South Africa

LOCAL GOVERNMENT

Clinging to power: ANC scrapes through in eThekwini — Mxolisi Kaunda stays on as mayor

Mxolisi Thomas Kaunda celebrates his reelection as eThekwini mayor. (Photo:Mandla Langa)

Incumbent eThekwini Mayor Mxolisi Kaunda ended up being voted in as mayor with 113 votes to the 104 achieved by the Democratic Alliance eThekwini caucus leader, Nicole Graham. Two votes were spoilt.

The ANC in the eThekwini Municipality used a recent amendment to the Municipal Structures Amendment Act to bolster its chances of victory in the metro’s mayoral vote on Wednesday, following a heated full council sitting at the Durban International Convention Centre that at one stage looked as if it was about to descend into the same level of chaos that Monday’s attempt at voting in top positions had. 

The amendment was signed by President Cyril Ramaphosa on 1 June and came into effect on 1 November. It allows a political party to nominate “a councillor from another political party or political interest to one or more of its allocated seats” on to the council’s executive committee. 

This had not been allowed before, with parties only able to fill these seats from within their own party lists. 

Before the ANC even started its victory celebrations though, DA KZN chairperson Dean Macpherson told the media that the governing party had been calling in its eThekwini “tenderpreneurs” to collect money that would be used to bribe voters. Macpherson said he had heard this from “one and two” councillor parties. 

Incumbent Mxolisi Kaunda ended up being voted in with 113 votes to the 104 achieved by the Democratic Alliance eThekwini caucus leader, Nicole Graham. Two votes were spoilt. 

ethekwini mavundla kaunda
Newly elected eThekwini Deputy Mayor Philani Mavundla (left) with newly elected eThekwini Mayor Mxolisi Kaunda. (Photo: Mandla Langa)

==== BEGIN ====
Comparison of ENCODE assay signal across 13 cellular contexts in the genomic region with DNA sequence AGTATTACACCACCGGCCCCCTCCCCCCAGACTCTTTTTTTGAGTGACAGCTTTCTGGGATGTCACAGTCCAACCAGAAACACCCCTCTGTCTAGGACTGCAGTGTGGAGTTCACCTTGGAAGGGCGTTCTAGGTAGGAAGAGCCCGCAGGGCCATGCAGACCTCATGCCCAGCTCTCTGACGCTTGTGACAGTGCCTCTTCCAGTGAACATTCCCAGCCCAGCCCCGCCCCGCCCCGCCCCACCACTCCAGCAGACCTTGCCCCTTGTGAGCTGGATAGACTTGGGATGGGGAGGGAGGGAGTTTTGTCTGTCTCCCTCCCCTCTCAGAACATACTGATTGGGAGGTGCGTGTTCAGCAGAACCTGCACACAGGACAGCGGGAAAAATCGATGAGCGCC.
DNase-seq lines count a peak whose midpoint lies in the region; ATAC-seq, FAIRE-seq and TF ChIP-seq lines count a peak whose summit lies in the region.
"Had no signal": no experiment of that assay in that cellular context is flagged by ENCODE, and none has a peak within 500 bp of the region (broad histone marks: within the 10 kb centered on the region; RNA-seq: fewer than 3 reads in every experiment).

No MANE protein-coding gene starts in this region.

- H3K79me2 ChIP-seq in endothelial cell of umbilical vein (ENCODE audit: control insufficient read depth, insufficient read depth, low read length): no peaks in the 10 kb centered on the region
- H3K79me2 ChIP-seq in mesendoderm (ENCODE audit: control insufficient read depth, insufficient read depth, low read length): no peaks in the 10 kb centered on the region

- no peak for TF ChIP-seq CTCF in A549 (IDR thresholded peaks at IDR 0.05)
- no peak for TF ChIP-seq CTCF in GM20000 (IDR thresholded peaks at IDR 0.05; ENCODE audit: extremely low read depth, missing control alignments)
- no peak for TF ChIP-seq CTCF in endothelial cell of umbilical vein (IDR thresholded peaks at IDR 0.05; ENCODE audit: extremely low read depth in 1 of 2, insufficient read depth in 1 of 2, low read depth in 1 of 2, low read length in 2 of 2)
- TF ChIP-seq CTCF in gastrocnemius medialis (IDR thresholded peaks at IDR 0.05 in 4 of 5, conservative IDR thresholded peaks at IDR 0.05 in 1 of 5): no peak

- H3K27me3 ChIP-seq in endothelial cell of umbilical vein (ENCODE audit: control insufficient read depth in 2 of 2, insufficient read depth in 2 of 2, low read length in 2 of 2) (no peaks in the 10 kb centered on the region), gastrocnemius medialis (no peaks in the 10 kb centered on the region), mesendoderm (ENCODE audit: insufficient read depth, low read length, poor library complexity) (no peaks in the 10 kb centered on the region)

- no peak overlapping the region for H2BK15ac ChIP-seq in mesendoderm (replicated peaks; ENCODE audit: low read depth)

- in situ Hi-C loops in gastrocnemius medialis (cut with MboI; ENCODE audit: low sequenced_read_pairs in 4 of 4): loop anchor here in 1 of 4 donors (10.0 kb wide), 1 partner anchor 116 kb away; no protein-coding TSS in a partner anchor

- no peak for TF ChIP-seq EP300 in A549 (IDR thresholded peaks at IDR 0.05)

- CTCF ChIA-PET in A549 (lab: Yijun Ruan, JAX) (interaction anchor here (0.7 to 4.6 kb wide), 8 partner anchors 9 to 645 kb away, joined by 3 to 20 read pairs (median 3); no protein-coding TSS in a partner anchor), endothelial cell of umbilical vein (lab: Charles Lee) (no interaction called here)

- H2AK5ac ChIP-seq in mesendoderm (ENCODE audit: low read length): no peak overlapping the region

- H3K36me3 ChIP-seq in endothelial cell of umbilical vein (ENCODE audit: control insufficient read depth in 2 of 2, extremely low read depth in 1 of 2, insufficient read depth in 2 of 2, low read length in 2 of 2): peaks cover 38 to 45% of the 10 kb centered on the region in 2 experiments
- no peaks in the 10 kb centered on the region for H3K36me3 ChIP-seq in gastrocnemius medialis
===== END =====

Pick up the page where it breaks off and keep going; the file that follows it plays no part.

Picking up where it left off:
At Wednesday’s sitting, ANC councillor Ntokozo Sibiya, who was elected to the executive committee at Monday’s failed sitting, submitted what looked like a handwritten resignation letter on a piece of A5 notepaper. Sibiya’s Exco position was subsequently filled by Philani Mavundla, president of the Abantu Batho Congress (ABC), which had two seats in eThekwini, but took 23 seats in 13 KZN municipalities following the 1 November local government election.  

Mavundla is a prominent, and rich, businessman in the KZN and eThekwini construction sector and the recipient of numerous lucrative state tenders. He is a former ANC mayor of Greytown, where he made headlines for working salary-free and driving his own car. He was also a member of the National Freedom Party, with the ABC being a breakaway of that party.

He was once an unapologetic supporter of former president Jacob Zuma. It was Mavundla who sought support to pay for the upgrades to Zuma’s Nkandla homestead following a report by former Public Protector Thuli Madonsela which found that Zuma and his family had unduly benefited from the taxpayer-funded upgrades.  

On Monday, Mavundla was adamant that he would vote against the ANC’s Kaunda as mayor and would lobby other smaller parties to do so. Graham has said on Twitter that Mavundla wanted an Exco seat in exchange for his support, but the DA refused.